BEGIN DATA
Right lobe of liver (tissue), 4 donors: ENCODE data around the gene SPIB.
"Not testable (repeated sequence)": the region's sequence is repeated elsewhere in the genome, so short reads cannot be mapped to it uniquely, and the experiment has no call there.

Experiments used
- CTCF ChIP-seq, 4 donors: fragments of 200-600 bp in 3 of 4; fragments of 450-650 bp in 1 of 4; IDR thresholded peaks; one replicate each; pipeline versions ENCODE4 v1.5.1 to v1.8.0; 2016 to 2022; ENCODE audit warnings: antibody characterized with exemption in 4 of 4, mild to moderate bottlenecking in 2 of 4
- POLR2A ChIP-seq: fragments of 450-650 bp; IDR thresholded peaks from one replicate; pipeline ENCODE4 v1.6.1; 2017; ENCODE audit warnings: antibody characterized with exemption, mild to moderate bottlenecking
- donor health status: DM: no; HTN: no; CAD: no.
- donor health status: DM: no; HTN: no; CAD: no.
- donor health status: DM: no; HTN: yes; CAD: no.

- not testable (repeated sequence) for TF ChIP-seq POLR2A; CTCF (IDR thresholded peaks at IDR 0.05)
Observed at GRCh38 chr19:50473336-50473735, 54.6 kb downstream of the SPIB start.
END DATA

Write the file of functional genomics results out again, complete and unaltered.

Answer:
Right lobe of liver (tissue), 4 donors: ENCODE data around the gene SPIB.
"Not testable (repeated sequence)": the region's sequence is repeated elsewhere in the genome, so short reads cannot be mapped to it uniquely, and the experiment has no call there.

Experiments used
- CTCF ChIP-seq, 4 donors: fragments of 200-600 bp in 3 of 4; fragments of 450-650 bp in 1 of 4; IDR thresholded peaks; one replicate each; pipeline versions ENCODE4 v1.5.1 to v1.8.0; 2016 to 2022; ENCODE audit warnings: antibody characterized with exemption in 4 of 4, mild to moderate bottlenecking in 2 of 4
- POLR2A ChIP-seq: fragments of 450-650 bp; IDR thresholded peaks from one replicate; pipeline ENCODE4 v1.6.1; 2017; ENCODE audit warnings: antibody characterized with exemption, mild to moderate bottlenecking
- donor health status: DM: no; HTN: no; CAD: no.
- donor health status: DM: no; HTN: no; CAD: no.
- donor health status: DM: no; HTN: yes; CAD: no.

- not testable (repeated sequence) for TF ChIP-seq POLR2A; CTCF (IDR thresholded peaks at IDR 0.05)
Observed at GRCh38 chr19:50473336-50473735, 54.6 kb downstream of the SPIB start.